Mind & Body

The Emotional Roots of Back Pain

Most Americans will experience back pain. One controversial doctor claims that, three times out of four, it's all in our heads.

The Emotional Roots of Back Pain
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Limited science
But Sarno goes further. He says that in a pronounced majority of back-pain cases—perhaps 75 percent—the cause is solely psychological. In his view, compressed and herniated disks are almost always part of the normal aging process and irrelevant to back pain. "It's like gray hair—so what?" declares James Rochelle, M.D., an orthopedic surgeon in Mena, Ark., who applies Sarno's techniques in his own practice.

According to Sarno, repressed anger stemming from early traumas and daily (and often self-imposed) pressures cause the mind to react by producing a distraction—such as pain—via the autonomic nervous system, the body's regulator of functions like heart rate and blood pressure. The result is diminished blood flow—and hence, reduced oxygen delivery—to parts of the body. Over time, small decreases in oxygen lead to muscle spasm, nerve dysfunction, numbness, and tingling. "The pain is not in your head" he tells patients. "It's in your body. But what's in your head causes it to happen."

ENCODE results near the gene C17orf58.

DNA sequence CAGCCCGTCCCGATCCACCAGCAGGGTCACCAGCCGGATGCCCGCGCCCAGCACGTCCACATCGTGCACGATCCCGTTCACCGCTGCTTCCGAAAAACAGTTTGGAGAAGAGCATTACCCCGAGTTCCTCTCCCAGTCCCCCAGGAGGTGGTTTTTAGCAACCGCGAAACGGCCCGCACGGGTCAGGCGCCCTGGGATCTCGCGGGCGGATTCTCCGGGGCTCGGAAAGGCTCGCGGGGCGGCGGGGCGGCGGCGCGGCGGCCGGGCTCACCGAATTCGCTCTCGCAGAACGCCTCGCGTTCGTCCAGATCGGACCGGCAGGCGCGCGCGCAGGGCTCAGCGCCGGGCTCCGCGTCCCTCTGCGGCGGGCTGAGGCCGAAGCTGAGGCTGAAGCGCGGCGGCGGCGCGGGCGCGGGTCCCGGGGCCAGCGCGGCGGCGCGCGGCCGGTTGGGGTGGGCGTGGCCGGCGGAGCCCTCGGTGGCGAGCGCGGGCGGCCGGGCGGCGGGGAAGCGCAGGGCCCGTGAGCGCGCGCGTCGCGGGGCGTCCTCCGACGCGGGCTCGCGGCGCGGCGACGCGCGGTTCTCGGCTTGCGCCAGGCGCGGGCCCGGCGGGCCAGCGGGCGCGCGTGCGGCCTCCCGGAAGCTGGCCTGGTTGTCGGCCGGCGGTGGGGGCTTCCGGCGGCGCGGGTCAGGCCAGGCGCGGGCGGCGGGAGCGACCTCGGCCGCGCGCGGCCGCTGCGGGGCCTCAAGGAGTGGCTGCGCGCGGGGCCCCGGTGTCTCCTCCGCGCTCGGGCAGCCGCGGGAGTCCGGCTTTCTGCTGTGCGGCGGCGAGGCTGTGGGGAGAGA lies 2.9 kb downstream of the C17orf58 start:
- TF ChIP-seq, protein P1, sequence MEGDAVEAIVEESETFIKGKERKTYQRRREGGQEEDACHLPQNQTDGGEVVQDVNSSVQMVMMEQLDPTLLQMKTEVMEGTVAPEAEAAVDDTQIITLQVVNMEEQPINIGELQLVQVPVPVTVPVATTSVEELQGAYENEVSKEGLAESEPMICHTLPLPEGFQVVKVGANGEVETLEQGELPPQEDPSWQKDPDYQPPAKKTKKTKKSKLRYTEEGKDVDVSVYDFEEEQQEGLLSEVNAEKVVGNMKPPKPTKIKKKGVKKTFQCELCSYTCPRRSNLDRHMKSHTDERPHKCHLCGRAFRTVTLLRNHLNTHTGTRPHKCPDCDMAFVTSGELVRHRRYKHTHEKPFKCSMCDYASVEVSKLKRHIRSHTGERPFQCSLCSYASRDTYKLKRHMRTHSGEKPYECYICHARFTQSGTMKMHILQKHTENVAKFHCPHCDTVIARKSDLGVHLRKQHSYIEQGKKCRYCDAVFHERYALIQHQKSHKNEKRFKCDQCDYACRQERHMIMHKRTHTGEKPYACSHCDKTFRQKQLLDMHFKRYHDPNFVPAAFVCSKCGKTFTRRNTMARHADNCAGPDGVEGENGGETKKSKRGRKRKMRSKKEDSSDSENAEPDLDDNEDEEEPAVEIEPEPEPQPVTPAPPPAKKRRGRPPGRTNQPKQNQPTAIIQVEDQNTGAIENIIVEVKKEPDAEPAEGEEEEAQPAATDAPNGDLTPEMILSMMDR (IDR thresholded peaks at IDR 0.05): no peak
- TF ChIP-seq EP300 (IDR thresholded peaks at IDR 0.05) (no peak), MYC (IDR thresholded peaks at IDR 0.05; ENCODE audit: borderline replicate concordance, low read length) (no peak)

Sarno is well aware of what his critics say. They point out that his evidence for oxygen deprivation causing pain rests, somewhat shakily, with two small Scandinavian studies on fibromyalgia from the 1980s. He has no randomized, controlled trials that could prove the effectiveness of his techniques. And it doesn't help that he's never published follow-up data in medical journals showing how his patients have fared long-term.

But patients in pain embrace anything that gets results. "He saved me from repeat surgery for a herniated disk" says Susan Light, M.D., a drug-development consultant in California. "He's done wonders for me."